That is the main problem of Ecuador and Venezuela, and many other oil producers worldwide. With the oil revenue you can develop other sources of revenue. Look at Mexico. In the 1970s the country became totally dependent on oil revenue. After the 1982 crisis made evident that it was suicidal to do that, the Miguel de la Madrid's government introduced a series of changes to diversify the economy and to depend less and less on oil. Nowadays oil revenue is still very important for the Mexican government, but a drop in the oil prices does not kill the entire economy as it happened in the early 1980s.

Again, as I said with the case of globalization and military dictatorships it is necessary to look at the details, and not to assume that one feature will be able to determine the performance of the entire economy or the whole country.

The key question with oil in Ecuador, Argentina, Venezuela, or Mexico is what the governments are doing or did with such a precious resource.

In Argentina’s case, as an example, the ideological application of neoliberalism (ideological in the sense that it was blind to specific features of reality) made them put each and every asset on sale, a gigantic garage sale that, of course, ended up in the tragedy that you can see there now. Today, they are trying to rebuild a public sector, but of course, they are strapped for cash because they are still trying to renegotiate their agreements with the US.

In Mexico’s case we had many privatizations: phones, newspapers, TV stations, etc., but the Oil company was never even mentioned as a possibility.

Venezuela tried to follow a pattern similar to that of Mexico, so that is why up until now there is no talk of privatization of PDVSA, although there you have a different set of problems.

In Ecuador all those things that you talk about happened, but they happened within the context of a specific government (very unstable, lacking a long term project, etc.). Where, as an example, is Ecuador's oil revenue? Schools? Roads? Military equipment? Health services?

You can do similar comparisons with, as an example, the phone companies: Why Mexico’s Telmex is nowadays a major player in the region’s sector while Argentinean firms are down the drain? Well, because Mexican privatization followed different assumptions. It was very unorthodox or heterodox if you want, it preserved the monopolistic nature of the firm (and that of course makes angry many people in my country), but at the same time you protected jobs, investments, and avoided the carnage that happened, as an example, in Argentina.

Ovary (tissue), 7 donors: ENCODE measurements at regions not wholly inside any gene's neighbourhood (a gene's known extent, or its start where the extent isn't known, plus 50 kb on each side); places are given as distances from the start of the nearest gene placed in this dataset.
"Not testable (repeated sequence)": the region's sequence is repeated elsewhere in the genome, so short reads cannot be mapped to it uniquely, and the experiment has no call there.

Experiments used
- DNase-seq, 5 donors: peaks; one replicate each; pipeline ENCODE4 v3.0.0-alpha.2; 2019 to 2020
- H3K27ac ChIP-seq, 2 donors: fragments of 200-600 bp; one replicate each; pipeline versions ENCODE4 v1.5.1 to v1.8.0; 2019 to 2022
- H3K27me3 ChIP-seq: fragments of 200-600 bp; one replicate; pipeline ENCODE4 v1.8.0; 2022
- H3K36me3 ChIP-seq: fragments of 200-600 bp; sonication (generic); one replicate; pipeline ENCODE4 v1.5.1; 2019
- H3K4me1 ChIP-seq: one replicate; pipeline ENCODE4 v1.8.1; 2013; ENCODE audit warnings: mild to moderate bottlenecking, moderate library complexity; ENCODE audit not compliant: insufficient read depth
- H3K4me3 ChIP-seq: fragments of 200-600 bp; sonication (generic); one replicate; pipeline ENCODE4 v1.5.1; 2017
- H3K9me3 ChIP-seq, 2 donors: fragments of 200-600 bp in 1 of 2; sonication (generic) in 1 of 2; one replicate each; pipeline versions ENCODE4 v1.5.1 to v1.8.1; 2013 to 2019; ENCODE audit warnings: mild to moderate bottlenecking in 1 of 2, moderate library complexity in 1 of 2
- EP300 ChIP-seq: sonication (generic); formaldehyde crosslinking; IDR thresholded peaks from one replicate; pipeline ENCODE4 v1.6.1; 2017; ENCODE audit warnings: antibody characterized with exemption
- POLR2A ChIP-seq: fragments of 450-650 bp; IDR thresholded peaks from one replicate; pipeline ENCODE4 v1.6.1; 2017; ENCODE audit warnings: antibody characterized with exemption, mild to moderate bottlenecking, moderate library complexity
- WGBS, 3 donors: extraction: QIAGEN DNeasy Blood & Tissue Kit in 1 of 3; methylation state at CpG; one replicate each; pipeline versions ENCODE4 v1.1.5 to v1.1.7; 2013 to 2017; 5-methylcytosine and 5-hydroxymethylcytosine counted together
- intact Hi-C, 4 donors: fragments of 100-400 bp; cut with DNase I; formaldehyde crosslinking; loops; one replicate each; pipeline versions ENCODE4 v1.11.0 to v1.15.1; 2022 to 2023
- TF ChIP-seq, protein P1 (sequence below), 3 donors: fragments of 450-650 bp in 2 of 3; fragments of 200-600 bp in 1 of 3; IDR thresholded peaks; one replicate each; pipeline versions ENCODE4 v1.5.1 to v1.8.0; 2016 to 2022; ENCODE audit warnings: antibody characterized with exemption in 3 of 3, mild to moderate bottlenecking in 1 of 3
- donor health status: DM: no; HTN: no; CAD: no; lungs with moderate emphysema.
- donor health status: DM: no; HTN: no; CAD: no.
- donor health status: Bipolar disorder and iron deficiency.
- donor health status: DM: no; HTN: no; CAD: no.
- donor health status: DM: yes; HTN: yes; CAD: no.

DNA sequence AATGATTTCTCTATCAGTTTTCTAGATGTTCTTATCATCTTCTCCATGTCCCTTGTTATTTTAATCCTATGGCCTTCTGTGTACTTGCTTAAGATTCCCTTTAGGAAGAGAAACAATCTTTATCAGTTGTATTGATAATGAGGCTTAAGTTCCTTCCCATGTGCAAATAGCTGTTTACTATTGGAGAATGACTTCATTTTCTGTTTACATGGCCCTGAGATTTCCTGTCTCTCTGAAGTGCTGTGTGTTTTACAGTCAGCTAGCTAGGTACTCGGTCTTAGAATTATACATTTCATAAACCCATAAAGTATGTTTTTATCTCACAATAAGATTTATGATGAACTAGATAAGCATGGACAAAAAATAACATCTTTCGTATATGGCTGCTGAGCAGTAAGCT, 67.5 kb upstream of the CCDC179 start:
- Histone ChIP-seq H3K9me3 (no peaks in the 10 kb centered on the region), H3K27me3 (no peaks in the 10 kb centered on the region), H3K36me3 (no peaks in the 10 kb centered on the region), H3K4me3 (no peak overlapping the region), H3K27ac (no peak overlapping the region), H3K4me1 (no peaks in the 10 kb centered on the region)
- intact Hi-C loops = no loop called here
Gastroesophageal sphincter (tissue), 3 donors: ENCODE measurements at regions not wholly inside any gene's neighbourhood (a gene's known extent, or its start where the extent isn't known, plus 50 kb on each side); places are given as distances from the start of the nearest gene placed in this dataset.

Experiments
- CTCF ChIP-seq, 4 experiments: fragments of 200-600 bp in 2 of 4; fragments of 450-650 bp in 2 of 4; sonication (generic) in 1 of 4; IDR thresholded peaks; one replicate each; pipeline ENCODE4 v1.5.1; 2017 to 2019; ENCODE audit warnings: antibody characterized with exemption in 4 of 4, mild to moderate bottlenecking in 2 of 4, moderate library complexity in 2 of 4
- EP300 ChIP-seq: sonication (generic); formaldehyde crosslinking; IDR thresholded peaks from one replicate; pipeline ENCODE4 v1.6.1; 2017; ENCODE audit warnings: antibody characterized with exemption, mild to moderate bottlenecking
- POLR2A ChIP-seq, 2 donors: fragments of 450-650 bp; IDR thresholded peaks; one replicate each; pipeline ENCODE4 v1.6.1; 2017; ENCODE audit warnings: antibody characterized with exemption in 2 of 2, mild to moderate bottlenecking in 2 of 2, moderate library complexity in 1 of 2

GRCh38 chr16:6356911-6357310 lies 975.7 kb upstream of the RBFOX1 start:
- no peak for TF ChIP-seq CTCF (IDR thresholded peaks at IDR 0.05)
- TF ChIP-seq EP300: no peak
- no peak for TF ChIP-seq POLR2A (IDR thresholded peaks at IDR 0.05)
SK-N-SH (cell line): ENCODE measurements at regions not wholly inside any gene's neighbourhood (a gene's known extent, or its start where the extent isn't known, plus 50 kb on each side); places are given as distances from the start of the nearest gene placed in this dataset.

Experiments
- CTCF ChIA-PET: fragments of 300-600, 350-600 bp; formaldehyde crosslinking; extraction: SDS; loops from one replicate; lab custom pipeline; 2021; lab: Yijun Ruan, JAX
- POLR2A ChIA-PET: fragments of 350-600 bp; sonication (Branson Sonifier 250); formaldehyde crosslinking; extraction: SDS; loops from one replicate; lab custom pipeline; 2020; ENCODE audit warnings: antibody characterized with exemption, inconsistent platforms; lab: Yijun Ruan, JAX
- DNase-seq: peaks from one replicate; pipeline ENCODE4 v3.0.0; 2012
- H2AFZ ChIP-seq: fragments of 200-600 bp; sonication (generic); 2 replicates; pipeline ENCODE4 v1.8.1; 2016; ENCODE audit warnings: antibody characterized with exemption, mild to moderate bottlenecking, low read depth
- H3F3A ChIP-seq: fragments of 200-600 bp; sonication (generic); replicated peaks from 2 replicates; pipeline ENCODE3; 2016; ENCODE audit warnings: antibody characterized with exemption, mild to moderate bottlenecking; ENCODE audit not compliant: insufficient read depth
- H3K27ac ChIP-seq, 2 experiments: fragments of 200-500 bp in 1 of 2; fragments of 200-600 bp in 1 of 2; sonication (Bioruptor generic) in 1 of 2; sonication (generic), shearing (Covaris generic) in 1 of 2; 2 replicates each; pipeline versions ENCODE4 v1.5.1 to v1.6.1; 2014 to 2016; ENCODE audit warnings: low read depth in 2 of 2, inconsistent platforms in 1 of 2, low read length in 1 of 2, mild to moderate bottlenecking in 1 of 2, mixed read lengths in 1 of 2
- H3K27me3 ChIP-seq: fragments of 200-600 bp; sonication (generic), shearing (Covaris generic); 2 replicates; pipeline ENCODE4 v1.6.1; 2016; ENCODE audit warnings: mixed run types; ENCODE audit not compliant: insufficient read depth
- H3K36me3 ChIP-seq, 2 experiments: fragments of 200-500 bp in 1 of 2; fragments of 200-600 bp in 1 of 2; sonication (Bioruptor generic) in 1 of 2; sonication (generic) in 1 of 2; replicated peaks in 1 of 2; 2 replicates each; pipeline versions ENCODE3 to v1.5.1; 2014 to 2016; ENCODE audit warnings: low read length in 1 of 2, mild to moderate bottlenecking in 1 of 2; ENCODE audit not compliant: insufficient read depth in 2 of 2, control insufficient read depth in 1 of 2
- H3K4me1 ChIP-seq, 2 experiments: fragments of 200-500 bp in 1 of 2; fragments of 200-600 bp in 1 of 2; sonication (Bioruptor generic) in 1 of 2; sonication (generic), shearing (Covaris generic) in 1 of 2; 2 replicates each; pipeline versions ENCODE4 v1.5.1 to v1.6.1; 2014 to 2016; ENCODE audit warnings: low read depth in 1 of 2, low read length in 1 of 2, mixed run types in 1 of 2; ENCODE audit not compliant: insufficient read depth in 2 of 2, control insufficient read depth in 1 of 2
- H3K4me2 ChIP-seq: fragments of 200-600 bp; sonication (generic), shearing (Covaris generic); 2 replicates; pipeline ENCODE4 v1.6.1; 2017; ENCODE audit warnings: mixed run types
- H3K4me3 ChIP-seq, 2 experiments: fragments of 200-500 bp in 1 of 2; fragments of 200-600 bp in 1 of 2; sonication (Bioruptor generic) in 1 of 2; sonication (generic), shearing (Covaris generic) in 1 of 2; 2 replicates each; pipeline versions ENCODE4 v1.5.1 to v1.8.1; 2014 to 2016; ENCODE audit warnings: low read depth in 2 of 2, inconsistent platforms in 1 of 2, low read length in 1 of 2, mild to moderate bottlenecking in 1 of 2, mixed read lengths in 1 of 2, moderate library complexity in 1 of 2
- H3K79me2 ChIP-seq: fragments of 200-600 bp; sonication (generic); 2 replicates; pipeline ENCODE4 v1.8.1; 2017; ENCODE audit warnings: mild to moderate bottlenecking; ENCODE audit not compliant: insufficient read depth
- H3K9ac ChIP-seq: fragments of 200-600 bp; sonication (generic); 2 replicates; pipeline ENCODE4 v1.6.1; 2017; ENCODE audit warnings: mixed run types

But also in Mexico we had very bad privatization processes, as it was the case of the banking system. Nowadays there is only one major Mexican bank. The rest are local branches of either US, Spanish, or Canadian banks. But then again, the major problem was not privatization by itself, but how the owners of the newly privatized banks carried their businesses, because again, you still have one Mexican bank that was able to survive that carnage.

So, again, look at the specific problems and the specific policies. Do not assume that there is one single feature (globalization, neoliberalism, privatization, military dictatorships, communism, etc.) that explains each and everything happening in the countries. That is fine if you are running for major of Buenos Aires, Mexico City or Caracas, but if you are doing academic research, you really need to understand what specific forces are shaping the processes you are analyzing.

Thursday, February 03, 2005

Regime Classification, Comparisons and Cleavages

Hi Class,

Fátima is very active writing to me, and I am very happy answering her questions (or at least doing my best) so here are some additional questions followed by my answers:

* Would my topic still stand although it is a generalization. Of course I would speak of the importance of liberties to Latin Americans but I do not want to get into the political issues between cuba and the US, or should I? Or would it be less broad if I concentrate on just one case(country) and its social and civil issues.